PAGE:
Ph.D. Profile: Andre Carvalho
by AMNH on
Soon, the latest cohort of graduates from the Museum’s Richard Gilder Graduate School—the first Ph.D.-degree-granting program for any museum in the Western Hemisphere—will receive Doctor of Philosophy degrees in Comparative Biology at a commencement ceremony in the Milstein Hall of Ocean Life. We're profiling these new Ph.D.s in the weeks surrounding commencement, and today we introduce Andre Carvalho. You can read the previous profiles here, here, and here.
Growing up in Rio de Janeiro, Andre Carvalho was not always interested in biology—at least not consciously. “It’s so peculiar,” he muses, “when you grow up in Brazil, biodiversity surrounds you, but you may not notice it that much.”
Yet the country’s biological richness was, in retrospect, hiding in plain sight: a friend’s yard might hold fruit trees, for instance, from which you could pick at will.
Throughout his youth, Carvalho had studied hard—his mother promoted academics above all—and was interested in most topics, from history to art to technology. But it wasn’t until college that he realized studying biology would meld all of his interests—he could hone his writing; study the history of life; immerse himself in the beauty of nature; and more.
In college and graduate school, where he received a bachelor’s degree in biology and a master’s degree in zoology, he specialized in the study of lizards. Then Carvalho took up teaching. He taught science for five years in a struggling public high school where he and other teachers helped double the students’ success rate on the national exam.
Having traveled little during his youth, Carvalho hoped to study for the Ph.D. degree in another country, and when he learned about the Museum’s Richard Gilder Graduate School (RGGS), he was sold. Waiting on tenterhooks to hear whether he had been admitted, he received his email of acceptance on the final day of Carnivale, Rio’s biggest and most famous celebration.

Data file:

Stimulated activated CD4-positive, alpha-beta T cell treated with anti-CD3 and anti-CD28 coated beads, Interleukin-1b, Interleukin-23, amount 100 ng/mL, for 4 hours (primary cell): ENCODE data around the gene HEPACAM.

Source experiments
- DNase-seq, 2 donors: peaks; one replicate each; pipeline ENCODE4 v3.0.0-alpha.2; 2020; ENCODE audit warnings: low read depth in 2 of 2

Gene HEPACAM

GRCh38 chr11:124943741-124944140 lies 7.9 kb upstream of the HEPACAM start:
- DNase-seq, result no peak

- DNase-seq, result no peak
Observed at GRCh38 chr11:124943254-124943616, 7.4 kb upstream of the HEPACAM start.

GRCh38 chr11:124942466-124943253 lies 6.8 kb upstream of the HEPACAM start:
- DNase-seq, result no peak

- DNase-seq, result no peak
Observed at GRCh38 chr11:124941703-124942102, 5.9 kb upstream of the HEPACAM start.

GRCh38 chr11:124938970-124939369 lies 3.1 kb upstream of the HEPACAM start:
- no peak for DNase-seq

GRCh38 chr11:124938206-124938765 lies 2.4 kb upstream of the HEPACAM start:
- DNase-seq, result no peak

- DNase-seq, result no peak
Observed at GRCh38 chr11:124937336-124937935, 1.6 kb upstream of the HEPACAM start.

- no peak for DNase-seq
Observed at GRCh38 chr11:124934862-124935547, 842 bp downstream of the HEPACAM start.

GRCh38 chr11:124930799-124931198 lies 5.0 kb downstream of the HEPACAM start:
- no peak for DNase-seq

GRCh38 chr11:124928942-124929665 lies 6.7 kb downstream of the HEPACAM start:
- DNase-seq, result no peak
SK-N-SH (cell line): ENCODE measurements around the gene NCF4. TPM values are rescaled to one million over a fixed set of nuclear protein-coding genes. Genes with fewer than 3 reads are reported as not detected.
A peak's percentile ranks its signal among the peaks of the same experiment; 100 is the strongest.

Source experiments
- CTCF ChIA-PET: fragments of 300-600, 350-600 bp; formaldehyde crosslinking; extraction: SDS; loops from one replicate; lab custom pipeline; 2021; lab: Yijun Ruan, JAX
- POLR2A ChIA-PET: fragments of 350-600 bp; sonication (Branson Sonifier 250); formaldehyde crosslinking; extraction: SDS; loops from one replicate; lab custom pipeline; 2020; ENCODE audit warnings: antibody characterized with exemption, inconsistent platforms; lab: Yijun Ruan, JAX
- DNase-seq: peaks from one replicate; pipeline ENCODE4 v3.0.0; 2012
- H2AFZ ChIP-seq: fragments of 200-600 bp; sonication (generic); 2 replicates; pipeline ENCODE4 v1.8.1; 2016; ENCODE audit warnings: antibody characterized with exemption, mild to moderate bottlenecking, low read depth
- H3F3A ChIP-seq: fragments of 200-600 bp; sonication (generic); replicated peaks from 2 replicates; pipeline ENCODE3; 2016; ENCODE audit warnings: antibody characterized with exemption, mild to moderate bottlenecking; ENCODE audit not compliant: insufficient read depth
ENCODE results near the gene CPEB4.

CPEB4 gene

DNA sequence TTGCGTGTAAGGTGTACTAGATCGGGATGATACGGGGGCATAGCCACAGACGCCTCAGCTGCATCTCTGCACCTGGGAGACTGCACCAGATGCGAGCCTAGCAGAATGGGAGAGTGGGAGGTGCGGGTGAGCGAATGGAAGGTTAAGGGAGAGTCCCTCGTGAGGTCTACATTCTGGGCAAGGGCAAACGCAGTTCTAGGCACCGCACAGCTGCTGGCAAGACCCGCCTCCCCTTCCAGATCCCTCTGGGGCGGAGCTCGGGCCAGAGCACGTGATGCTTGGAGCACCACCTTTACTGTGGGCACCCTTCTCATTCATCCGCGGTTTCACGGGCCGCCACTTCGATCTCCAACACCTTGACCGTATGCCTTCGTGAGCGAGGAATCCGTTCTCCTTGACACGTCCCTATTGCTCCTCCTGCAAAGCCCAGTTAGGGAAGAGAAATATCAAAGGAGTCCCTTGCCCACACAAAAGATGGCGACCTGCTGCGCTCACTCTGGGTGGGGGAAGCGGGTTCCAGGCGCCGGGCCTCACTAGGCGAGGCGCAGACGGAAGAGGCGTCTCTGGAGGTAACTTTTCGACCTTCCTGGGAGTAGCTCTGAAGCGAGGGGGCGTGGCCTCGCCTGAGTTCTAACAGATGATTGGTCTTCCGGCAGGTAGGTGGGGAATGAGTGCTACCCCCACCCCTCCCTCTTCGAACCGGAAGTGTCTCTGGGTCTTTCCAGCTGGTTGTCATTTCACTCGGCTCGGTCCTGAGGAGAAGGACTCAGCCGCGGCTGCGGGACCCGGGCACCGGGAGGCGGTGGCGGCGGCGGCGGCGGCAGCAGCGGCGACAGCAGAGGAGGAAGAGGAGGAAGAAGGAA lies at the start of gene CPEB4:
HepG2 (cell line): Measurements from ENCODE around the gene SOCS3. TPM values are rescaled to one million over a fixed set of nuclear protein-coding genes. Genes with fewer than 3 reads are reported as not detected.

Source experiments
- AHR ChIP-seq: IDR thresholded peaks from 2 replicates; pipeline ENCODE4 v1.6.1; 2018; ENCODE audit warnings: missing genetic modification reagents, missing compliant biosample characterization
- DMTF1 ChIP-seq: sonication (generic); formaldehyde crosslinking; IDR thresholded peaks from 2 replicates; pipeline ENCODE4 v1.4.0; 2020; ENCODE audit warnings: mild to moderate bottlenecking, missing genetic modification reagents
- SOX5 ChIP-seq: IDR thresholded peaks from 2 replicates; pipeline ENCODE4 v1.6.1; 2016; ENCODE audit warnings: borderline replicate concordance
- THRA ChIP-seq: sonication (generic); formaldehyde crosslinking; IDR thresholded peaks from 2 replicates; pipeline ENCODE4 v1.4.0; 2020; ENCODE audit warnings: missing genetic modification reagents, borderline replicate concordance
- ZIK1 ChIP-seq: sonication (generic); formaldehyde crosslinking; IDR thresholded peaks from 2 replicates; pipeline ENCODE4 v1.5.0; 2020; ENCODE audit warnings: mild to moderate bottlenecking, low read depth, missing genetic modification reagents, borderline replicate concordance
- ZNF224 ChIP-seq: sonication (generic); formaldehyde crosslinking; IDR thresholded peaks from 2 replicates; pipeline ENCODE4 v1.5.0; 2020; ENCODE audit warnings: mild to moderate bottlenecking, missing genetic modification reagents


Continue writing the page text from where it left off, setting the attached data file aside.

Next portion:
“It was amazing, almost surreal,” he recalls.
While at RGGS, Carvalho was supported by a prestigious fellowship from the Brazilian government for his study of lizards, and worked with advisor Darrel Frost, an expert in amphibian and lizard systematics. Carvalho decided to focus on the evolutionary relationships of the Tropiduridae family of lizards, which dwell in many habitats across South America, and are some of the most common and widespread of all reptiles on the continent.
Undertaking extensive fieldwork for his thesis research, Carvalho traveled for six months and trekked thousands of miles through Argentina, Bolivia, Paraguay, and his home country, Brazil. With a chartered airplane, he often searched for lizards in places no scientist had ever been before. “I went to the end of the world to sample my lizards,” he says.
During those months, he observed hundreds of specimens, collecting new species and often observing novel traits among the family. For instance, within one lizard genus he found cases of sexual dichromatism, meaning that the females rather than the males are the more gaudily colored sex, a trait often linked with assertive courtship display in males. Do these brightly hued female lizards demonstrate the same behaviors? Carvalho doesn’t yet know, but he hopes to find out during the next phase of his academic career.
For his doctoral dissertation, Carvalho integrated morphological comparisons and DNA data to revise the evolutionary tree of relationships within the family. “Systematically," he says, “it’s not as well resolved as was thought.” But Carvalho’s analyses of more than 1,000 specimens provide the best picture yet of the ancestry and evolutionary history for this important lizard group.
After graduation from RGGS, Carvalho will return to Brazil. He intends to continue seeking answers to his questions about tropidurid lizards. And he plans once again to teach—perhaps graduate students this time around—so that he may pass along the methods he has learned at the Museum to budding scientists.
“It’s time,” he says, “for me to give back.”